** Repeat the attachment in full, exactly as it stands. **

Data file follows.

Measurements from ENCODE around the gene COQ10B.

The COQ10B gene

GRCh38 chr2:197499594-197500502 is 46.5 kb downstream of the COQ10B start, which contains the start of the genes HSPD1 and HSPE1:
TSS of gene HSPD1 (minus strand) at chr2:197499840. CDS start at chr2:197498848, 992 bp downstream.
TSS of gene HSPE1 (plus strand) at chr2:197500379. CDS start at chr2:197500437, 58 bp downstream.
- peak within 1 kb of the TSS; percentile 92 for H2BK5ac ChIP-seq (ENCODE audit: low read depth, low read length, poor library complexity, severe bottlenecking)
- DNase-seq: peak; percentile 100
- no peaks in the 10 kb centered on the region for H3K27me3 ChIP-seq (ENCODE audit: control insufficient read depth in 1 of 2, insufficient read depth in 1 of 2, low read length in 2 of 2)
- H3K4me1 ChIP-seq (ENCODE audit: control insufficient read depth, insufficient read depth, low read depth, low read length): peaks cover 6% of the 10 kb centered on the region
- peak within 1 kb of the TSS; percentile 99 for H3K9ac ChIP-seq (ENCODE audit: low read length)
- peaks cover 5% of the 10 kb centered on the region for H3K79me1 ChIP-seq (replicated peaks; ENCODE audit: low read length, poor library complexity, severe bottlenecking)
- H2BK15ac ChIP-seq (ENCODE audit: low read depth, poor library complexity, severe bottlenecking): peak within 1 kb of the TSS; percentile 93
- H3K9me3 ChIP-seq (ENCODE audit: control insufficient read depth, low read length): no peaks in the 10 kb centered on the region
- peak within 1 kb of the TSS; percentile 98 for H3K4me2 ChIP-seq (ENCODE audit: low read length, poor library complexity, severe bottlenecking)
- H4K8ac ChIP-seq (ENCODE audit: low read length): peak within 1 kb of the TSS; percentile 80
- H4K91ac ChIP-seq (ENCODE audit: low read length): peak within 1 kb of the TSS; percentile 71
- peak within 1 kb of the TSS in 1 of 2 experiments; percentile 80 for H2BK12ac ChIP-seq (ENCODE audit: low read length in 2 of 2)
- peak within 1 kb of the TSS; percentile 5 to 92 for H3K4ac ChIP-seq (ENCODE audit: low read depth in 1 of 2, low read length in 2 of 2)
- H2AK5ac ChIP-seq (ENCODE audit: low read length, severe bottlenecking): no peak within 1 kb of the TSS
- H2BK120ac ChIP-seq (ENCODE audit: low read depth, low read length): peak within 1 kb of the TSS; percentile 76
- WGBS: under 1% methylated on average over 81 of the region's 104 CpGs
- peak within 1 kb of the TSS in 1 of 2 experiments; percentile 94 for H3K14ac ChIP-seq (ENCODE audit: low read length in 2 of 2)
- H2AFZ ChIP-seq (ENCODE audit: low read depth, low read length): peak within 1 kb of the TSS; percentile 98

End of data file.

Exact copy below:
Measurements from ENCODE around the gene COQ10B.

The COQ10B gene

GRCh38 chr2:197499594-197500502 is 46.5 kb downstream of the COQ10B start, which contains the start of the genes HSPD1 and HSPE1:
TSS of gene HSPD1 (minus strand) at chr2:197499840. CDS start at chr2:197498848, 992 bp downstream.
TSS of gene HSPE1 (plus strand) at chr2:197500379. CDS start at chr2:197500437, 58 bp downstream.
- peak within 1 kb of the TSS; percentile 92 for H2BK5ac ChIP-seq (ENCODE audit: low read depth, low read length, poor library complexity, severe bottlenecking)
- DNase-seq: peak; percentile 100
- no peaks in the 10 kb centered on the region for H3K27me3 ChIP-seq (ENCODE audit: control insufficient read depth in 1 of 2, insufficient read depth in 1 of 2, low read length in 2 of 2)
- H3K4me1 ChIP-seq (ENCODE audit: control insufficient read depth, insufficient read depth, low read depth, low read length): peaks cover 6% of the 10 kb centered on the region
- peak within 1 kb of the TSS; percentile 99 for H3K9ac ChIP-seq (ENCODE audit: low read length)
- peaks cover 5% of the 10 kb centered on the region for H3K79me1 ChIP-seq (replicated peaks; ENCODE audit: low read length, poor library complexity, severe bottlenecking)
- H2BK15ac ChIP-seq (ENCODE audit: low read depth, poor library complexity, severe bottlenecking): peak within 1 kb of the TSS; percentile 93
- H3K9me3 ChIP-seq (ENCODE audit: control insufficient read depth, low read length): no peaks in the 10 kb centered on the region
- peak within 1 kb of the TSS; percentile 98 for H3K4me2 ChIP-seq (ENCODE audit: low read length, poor library complexity, severe bottlenecking)
- H4K8ac ChIP-seq (ENCODE audit: low read length): peak within 1 kb of the TSS; percentile 80
- H4K91ac ChIP-seq (ENCODE audit: low read length): peak within 1 kb of the TSS; percentile 71
- peak within 1 kb of the TSS in 1 of 2 experiments; percentile 80 for H2BK12ac ChIP-seq (ENCODE audit: low read length in 2 of 2)
- peak within 1 kb of the TSS; percentile 5 to 92 for H3K4ac ChIP-seq (ENCODE audit: low read depth in 1 of 2, low read length in 2 of 2)
- H2AK5ac ChIP-seq (ENCODE audit: low read length, severe bottlenecking): no peak within 1 kb of the TSS
- H2BK120ac ChIP-seq (ENCODE audit: low read depth, low read length): peak within 1 kb of the TSS; percentile 76
- WGBS: under 1% methylated on average over 81 of the region's 104 CpGs
- peak within 1 kb of the TSS in 1 of 2 experiments; percentile 94 for H3K14ac ChIP-seq (ENCODE audit: low read length in 2 of 2)
- H2AFZ ChIP-seq (ENCODE audit: low read depth, low read length): peak within 1 kb of the TSS; percentile 98